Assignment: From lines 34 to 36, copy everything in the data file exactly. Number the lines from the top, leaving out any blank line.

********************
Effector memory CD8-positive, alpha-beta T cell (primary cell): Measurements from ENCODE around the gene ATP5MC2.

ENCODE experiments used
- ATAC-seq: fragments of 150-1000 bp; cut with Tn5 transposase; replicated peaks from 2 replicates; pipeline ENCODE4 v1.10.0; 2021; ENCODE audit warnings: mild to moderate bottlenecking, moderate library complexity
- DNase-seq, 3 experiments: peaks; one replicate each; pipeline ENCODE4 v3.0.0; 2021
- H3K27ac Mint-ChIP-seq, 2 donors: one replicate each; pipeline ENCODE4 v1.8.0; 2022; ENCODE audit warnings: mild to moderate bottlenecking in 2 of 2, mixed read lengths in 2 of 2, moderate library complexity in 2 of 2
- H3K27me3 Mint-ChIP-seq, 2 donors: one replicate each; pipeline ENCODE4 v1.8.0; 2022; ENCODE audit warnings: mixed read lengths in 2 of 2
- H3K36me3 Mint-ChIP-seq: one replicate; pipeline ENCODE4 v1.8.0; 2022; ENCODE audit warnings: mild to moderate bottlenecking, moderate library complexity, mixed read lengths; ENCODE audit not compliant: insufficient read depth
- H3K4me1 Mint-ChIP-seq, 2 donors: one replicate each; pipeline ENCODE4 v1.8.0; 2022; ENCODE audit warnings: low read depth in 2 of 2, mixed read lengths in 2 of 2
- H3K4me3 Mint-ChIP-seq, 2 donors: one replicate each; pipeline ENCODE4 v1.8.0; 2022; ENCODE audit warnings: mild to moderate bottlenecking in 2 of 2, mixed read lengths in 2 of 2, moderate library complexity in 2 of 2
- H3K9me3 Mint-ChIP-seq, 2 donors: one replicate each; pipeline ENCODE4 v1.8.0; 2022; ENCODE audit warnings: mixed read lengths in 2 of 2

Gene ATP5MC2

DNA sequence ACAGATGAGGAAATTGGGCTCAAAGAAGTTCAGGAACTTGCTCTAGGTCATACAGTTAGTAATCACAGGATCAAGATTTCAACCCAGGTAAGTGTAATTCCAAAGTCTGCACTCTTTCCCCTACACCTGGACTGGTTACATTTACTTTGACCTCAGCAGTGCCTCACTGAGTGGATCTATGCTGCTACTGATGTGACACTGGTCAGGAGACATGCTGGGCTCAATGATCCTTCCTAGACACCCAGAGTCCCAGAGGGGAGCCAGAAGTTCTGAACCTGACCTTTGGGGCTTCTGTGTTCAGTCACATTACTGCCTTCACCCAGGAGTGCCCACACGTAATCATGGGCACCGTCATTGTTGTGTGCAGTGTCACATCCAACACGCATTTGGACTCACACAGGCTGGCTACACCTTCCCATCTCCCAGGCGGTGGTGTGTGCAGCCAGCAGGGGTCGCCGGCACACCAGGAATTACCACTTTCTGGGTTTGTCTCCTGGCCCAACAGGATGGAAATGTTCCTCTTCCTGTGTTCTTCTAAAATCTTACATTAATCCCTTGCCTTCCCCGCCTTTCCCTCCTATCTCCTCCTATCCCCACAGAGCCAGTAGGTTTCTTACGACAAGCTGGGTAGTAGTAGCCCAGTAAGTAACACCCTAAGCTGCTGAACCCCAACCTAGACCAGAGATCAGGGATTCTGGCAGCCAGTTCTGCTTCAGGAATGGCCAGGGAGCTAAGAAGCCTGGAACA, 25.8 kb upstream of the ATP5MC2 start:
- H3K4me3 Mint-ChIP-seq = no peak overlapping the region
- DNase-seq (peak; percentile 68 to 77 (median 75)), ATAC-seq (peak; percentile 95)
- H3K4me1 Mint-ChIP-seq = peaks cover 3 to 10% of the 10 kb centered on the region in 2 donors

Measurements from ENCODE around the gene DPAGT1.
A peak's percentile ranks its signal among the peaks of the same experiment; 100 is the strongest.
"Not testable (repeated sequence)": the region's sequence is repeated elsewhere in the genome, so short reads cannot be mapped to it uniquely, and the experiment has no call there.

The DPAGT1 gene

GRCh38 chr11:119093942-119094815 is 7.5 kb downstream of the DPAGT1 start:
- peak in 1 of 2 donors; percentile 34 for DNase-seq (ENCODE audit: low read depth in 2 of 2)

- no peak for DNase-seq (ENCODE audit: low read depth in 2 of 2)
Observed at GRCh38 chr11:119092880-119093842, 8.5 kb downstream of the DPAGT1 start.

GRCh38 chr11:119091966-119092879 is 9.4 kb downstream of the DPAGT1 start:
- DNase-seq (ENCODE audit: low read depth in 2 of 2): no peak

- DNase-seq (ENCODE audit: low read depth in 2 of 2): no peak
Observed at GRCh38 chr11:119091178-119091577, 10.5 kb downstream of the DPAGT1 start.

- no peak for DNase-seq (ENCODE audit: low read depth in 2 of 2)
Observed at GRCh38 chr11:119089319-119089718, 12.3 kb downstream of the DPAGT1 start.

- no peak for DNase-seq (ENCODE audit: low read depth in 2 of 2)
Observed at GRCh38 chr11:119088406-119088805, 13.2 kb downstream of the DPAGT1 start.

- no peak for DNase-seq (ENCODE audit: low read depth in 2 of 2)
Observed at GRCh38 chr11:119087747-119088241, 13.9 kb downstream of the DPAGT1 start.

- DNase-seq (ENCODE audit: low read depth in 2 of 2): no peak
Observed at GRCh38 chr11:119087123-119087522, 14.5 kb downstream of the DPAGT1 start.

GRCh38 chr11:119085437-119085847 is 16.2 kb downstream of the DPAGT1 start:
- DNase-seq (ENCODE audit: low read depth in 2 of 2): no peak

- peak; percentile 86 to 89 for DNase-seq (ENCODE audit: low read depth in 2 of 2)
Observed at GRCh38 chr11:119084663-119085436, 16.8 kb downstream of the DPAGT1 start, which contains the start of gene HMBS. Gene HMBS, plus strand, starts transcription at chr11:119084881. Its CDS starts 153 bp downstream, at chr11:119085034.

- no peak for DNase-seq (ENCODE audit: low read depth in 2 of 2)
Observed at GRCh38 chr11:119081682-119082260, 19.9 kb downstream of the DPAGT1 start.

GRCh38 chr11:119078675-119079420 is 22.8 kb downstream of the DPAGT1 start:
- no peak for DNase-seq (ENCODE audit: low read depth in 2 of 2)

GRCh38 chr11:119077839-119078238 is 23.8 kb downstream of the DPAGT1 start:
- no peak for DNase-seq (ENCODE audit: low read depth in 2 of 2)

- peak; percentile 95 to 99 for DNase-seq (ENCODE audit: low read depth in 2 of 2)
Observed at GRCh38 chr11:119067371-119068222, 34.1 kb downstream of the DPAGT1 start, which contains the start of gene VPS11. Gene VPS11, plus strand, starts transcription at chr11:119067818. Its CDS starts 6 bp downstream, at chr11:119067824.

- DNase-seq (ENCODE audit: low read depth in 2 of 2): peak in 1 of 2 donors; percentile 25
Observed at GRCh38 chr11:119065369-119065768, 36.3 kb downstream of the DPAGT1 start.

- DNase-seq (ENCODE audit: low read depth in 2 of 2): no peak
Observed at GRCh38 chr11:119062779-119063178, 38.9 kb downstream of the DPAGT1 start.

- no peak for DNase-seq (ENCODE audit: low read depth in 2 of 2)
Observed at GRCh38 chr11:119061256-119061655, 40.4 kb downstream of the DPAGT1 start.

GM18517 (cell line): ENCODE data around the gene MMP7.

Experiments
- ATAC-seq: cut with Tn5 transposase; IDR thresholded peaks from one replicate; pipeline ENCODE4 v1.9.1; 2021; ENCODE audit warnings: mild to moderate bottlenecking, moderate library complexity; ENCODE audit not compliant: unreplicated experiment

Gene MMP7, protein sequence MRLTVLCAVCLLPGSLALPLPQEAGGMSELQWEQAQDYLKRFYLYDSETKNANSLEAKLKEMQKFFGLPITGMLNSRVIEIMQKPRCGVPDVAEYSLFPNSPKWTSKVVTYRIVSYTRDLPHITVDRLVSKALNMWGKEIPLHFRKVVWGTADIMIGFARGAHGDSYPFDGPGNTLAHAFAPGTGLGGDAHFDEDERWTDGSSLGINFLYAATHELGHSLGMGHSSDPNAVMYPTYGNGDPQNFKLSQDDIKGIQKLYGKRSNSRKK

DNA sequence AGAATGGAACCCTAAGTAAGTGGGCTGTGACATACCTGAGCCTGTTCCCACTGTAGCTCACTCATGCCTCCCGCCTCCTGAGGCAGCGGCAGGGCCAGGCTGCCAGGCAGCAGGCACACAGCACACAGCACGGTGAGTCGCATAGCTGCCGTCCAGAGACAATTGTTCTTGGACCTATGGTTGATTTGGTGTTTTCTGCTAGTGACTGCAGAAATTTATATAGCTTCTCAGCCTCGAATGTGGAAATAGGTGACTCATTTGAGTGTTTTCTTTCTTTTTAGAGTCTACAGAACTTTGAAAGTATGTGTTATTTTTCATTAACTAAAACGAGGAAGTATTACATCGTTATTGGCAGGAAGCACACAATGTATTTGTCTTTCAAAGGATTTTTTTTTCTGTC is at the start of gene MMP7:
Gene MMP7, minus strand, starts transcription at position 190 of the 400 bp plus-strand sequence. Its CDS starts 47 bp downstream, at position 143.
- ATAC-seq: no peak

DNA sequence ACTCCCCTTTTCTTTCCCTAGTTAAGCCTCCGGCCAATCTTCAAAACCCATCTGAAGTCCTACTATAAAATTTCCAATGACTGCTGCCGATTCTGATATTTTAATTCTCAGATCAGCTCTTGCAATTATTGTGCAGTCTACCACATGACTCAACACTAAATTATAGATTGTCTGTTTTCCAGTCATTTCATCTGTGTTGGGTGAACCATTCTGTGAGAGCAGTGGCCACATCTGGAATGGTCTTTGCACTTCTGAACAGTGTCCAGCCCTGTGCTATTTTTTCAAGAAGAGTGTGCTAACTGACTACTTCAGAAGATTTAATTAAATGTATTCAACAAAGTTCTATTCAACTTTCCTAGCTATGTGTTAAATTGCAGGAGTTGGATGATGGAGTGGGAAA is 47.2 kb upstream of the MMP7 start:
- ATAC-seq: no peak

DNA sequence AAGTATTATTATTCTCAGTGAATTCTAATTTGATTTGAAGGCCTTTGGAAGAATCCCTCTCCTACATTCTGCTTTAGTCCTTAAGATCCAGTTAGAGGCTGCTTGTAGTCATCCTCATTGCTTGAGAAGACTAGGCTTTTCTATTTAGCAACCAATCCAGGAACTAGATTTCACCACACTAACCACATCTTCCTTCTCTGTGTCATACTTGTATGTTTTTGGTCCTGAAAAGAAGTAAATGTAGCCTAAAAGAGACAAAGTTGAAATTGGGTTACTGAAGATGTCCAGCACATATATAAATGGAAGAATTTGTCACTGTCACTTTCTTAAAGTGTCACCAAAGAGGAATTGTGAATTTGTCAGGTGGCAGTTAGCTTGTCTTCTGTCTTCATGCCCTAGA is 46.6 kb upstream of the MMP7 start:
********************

- DNase-seq (ENCODE audit: low read depth in 2 of 2): no peak
Observed at GRCh38 chr11:119087123-119087522, 14.5 kb downstream of the DPAGT1 start.

GRCh38 chr11:119085437-119085847 is 16.2 kb downstream of the DPAGT1 start: